If your class were to move remotely overnight this year, is your plan ready? According to researchers from Texas, who studied the rapid turn of last spring, 3 keys should absolutely be found there to make it a success: well-being, engagement and feedback.
Researchers from Baylor University, in Texas, discussed with leaders from 112 schools in spring and summer 2020 and identified three themes on which schools should focus in their response plan to a context as uncertain as the one we are living in: well-being, engagement and feedback (both classroom and remote). Here they are in summary.
“Before focusing on academic content, the schools that did best (in spring 2020) are those that first looked after the well-being of teachers and students”. After all, well-being is the basis of the famous "Maslow's pyramid," which establishes a hierarchy of needs that every human would need to meet. Once well-being is achieved, readiness to learn would be promoted. For teachers, the researchers noted that well-being was established when they were regularly asked these two questions: "How are you?" And "What do you need?" ".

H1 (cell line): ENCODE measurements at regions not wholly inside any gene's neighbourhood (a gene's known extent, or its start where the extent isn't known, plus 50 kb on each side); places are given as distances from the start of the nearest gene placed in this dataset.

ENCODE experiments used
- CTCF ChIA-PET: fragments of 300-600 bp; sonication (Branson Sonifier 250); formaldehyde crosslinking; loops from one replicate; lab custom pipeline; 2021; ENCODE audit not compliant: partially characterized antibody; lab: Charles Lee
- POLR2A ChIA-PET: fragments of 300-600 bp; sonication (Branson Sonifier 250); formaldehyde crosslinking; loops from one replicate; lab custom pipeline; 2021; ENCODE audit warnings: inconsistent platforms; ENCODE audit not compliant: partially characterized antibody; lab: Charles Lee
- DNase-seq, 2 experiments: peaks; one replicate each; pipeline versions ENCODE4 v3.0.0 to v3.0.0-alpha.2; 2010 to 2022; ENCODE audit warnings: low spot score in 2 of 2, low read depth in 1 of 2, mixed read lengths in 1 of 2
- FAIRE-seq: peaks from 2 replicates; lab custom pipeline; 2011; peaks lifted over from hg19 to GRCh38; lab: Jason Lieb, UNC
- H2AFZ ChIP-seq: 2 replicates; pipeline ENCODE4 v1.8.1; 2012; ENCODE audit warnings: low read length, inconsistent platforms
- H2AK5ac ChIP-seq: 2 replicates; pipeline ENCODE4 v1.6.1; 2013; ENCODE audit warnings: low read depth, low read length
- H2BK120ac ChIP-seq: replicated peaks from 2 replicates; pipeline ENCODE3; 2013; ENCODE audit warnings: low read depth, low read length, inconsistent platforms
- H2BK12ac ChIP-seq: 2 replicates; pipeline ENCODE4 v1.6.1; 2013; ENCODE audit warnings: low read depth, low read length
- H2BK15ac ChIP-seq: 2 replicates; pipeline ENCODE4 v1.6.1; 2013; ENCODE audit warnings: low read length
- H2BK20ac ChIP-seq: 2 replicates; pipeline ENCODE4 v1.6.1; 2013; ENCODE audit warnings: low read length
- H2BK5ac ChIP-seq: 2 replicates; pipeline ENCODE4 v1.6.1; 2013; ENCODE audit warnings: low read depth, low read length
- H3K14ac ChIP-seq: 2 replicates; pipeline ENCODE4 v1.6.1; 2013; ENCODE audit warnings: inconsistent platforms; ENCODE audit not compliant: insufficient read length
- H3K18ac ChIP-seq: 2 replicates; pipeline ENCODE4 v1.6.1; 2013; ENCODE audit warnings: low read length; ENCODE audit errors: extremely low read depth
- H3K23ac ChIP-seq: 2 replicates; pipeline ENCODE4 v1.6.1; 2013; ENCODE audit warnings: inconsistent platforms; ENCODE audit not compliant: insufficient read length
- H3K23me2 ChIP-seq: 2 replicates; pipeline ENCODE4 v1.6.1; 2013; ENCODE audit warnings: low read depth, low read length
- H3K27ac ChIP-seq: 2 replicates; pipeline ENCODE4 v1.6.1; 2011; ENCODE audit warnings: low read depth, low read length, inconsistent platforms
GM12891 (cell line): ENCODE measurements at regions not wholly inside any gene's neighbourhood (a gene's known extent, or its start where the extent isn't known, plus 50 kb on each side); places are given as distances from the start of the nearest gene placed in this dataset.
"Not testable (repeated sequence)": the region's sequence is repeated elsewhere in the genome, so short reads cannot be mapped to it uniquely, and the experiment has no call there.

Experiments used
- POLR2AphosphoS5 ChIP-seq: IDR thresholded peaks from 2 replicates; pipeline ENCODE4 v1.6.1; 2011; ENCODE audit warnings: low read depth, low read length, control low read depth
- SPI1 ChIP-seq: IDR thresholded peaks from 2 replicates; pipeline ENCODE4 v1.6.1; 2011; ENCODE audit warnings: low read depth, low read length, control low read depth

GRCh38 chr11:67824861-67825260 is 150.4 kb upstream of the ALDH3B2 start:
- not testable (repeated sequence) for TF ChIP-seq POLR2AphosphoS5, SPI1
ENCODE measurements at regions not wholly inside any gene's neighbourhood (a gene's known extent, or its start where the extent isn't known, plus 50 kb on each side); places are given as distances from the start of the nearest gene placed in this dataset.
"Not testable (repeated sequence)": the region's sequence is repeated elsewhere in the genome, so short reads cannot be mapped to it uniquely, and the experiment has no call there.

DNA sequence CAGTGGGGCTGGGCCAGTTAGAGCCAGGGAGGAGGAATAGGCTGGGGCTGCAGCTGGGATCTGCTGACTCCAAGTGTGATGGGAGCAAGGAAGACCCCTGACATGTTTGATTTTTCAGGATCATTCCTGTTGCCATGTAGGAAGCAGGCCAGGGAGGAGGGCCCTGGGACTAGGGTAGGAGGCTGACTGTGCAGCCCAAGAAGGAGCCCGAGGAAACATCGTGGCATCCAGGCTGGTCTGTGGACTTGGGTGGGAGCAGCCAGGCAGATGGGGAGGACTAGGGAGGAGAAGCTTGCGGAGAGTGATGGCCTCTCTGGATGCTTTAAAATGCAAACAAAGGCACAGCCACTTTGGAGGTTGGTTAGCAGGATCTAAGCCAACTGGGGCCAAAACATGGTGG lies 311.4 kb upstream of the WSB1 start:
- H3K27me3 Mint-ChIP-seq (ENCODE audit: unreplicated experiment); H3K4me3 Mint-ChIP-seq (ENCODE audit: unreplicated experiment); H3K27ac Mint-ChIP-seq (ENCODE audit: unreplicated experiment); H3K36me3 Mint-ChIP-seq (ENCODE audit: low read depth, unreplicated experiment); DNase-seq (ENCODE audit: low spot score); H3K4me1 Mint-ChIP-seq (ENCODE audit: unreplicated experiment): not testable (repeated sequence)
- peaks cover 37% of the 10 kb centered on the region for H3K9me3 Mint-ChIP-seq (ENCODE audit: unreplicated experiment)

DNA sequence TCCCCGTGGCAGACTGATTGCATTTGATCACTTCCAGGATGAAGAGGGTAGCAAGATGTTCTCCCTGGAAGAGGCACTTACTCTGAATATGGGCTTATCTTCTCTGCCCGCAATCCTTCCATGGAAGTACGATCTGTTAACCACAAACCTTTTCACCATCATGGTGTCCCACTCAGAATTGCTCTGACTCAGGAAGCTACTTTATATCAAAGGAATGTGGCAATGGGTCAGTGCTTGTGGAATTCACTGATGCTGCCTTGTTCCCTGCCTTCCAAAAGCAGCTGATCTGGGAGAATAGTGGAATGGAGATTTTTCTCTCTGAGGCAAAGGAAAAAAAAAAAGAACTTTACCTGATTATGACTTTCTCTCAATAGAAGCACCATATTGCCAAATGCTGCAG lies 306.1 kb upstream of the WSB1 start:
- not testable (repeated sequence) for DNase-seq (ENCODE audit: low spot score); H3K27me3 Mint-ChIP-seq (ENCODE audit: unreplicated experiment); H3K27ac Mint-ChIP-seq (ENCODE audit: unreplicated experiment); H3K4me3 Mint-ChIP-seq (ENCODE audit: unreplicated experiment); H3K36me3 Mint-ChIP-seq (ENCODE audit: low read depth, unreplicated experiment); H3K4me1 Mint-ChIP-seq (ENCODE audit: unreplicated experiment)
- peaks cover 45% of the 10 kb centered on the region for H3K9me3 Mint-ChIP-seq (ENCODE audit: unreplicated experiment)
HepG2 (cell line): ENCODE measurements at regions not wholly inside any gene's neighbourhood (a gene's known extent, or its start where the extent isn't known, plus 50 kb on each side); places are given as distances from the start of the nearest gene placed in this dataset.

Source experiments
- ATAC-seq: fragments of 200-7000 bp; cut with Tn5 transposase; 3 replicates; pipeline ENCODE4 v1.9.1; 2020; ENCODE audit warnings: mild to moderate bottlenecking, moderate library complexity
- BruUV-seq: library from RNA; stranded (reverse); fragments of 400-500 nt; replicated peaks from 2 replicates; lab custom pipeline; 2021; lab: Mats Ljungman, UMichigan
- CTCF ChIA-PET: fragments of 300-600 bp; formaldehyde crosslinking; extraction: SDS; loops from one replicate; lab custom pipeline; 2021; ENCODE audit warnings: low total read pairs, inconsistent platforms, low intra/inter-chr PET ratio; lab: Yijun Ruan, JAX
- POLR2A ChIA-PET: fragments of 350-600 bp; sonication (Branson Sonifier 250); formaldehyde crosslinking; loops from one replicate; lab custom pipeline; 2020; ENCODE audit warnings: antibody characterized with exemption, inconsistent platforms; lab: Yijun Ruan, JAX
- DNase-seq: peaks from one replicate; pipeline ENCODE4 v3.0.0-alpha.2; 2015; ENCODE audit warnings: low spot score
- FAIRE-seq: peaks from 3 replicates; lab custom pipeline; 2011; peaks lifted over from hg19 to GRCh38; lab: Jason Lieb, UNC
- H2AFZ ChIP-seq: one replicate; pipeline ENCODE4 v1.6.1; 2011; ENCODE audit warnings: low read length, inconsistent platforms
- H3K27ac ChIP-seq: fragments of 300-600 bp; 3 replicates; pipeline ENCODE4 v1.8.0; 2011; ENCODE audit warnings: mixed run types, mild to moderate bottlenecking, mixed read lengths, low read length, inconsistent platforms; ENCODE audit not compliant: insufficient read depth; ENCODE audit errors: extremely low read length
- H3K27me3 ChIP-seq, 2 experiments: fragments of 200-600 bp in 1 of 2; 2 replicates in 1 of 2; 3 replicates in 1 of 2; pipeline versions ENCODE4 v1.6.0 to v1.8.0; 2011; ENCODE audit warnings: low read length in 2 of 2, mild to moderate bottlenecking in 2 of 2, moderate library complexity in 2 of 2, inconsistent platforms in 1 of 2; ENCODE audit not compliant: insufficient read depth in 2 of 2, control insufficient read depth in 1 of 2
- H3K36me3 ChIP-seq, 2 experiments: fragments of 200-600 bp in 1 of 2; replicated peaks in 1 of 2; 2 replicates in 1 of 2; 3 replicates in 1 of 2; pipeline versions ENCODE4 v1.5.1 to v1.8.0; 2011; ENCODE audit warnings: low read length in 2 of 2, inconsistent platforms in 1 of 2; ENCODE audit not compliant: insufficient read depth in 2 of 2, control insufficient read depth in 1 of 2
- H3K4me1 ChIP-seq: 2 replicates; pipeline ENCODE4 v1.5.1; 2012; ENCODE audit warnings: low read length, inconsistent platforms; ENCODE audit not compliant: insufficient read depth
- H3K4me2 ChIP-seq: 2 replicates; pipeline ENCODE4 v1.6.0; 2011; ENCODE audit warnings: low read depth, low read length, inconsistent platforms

"Pupils don't learn if they're not motivated." Indeed, the researchers have identified what they call the 4Cs of academic motivation: content, collaboration, competition and creation. We will have the opportunity to detail them in a future article.
Used well, various digital tools can boost engagement and motivation (e.g. Nearpod and Pear Deck, which allow, among other things, to add interaction in an online presentation or to conduct icebreaker activities).
Improvement comes through practice, but also through constructive feedback. Many tools aimed at increasing student engagement also provide immediate feedback. Whatever the application, it is recommended that teachers establish criteria for successful completion of an assignment with students. To be effective, these criteria include examples of what will be considered successful, as well as reasons why students would like to succeed or improve.
For more information, read the original article by Jonathan Becker, professor at Baylor University, on the Edutopia website.
In the end, these keys should also inspire the daily life of the class, whether it takes place at school or at a distance!
Other free digital tools that stimulate interaction and engagement are also available, including Edpuzzle, Thinglink, Genially. Also consult the guide Accessible tools for distance learning, from Carrefour Éducation.